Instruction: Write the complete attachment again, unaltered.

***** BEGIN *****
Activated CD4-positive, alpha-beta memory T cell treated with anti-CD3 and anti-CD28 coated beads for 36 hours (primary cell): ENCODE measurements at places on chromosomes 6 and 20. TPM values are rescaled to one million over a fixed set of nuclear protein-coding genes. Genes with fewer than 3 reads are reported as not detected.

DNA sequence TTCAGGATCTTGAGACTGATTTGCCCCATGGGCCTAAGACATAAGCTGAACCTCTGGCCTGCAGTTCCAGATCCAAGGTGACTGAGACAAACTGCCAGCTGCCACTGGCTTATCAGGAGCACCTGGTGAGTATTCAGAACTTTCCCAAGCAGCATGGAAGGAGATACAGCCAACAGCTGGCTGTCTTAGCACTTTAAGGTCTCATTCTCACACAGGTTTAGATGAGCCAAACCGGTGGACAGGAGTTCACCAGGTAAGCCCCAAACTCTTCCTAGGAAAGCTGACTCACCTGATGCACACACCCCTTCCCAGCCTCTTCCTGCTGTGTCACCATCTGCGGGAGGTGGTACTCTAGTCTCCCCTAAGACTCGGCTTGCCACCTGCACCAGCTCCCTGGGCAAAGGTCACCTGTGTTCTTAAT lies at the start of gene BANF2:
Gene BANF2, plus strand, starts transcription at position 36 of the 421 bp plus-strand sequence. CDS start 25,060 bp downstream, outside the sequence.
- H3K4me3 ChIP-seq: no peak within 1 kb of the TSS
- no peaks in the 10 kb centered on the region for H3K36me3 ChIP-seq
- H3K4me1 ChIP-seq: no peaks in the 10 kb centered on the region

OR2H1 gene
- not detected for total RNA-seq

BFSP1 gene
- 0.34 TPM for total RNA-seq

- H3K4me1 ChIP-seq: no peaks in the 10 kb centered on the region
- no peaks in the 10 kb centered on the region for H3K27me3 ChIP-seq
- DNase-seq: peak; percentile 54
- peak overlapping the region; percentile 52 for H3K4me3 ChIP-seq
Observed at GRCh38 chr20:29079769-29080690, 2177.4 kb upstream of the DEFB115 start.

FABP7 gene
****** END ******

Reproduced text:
Activated CD4-positive, alpha-beta memory T cell treated with anti-CD3 and anti-CD28 coated beads for 36 hours (primary cell): ENCODE measurements at places on chromosomes 6 and 20. TPM values are rescaled to one million over a fixed set of nuclear protein-coding genes. Genes with fewer than 3 reads are reported as not detected.

DNA sequence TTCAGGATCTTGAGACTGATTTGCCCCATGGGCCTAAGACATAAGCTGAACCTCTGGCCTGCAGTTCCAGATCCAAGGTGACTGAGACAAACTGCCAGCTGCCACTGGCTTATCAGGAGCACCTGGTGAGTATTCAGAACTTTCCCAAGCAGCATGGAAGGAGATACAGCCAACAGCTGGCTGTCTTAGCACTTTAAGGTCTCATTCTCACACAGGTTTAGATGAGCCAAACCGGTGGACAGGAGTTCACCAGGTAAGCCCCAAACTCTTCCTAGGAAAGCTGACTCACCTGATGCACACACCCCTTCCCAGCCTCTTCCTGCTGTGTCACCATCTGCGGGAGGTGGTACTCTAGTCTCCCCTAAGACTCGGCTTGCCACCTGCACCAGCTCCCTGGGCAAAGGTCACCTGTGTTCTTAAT lies at the start of gene BANF2:
Gene BANF2, plus strand, starts transcription at position 36 of the 421 bp plus-strand sequence. CDS start 25,060 bp downstream, outside the sequence.
- H3K4me3 ChIP-seq: no peak within 1 kb of the TSS
- no peaks in the 10 kb centered on the region for H3K36me3 ChIP-seq
- H3K4me1 ChIP-seq: no peaks in the 10 kb centered on the region

OR2H1 gene
- not detected for total RNA-seq

BFSP1 gene
- 0.34 TPM for total RNA-seq

- H3K4me1 ChIP-seq: no peaks in the 10 kb centered on the region
- no peaks in the 10 kb centered on the region for H3K27me3 ChIP-seq
- DNase-seq: peak; percentile 54
- peak overlapping the region; percentile 52 for H3K4me3 ChIP-seq
Observed at GRCh38 chr20:29079769-29080690, 2177.4 kb upstream of the DEFB115 start.

FABP7 gene